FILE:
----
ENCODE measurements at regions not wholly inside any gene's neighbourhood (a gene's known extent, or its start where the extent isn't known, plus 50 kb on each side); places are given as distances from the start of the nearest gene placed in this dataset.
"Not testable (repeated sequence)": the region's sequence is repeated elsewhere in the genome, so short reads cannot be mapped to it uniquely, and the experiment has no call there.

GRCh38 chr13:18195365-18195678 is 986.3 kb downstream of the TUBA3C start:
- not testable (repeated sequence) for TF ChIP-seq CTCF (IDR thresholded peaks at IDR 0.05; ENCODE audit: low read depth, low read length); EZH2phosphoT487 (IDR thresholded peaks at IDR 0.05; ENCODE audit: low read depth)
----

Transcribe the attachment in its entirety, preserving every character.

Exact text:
ENCODE measurements at regions not wholly inside any gene's neighbourhood (a gene's known extent, or its start where the extent isn't known, plus 50 kb on each side); places are given as distances from the start of the nearest gene placed in this dataset.
"Not testable (repeated sequence)": the region's sequence is repeated elsewhere in the genome, so short reads cannot be mapped to it uniquely, and the experiment has no call there.

GRCh38 chr13:18195365-18195678 is 986.3 kb downstream of the TUBA3C start:
- not testable (repeated sequence) for TF ChIP-seq CTCF (IDR thresholded peaks at IDR 0.05; ENCODE audit: low read depth, low read length); EZH2phosphoT487 (IDR thresholded peaks at IDR 0.05; ENCODE audit: low read depth)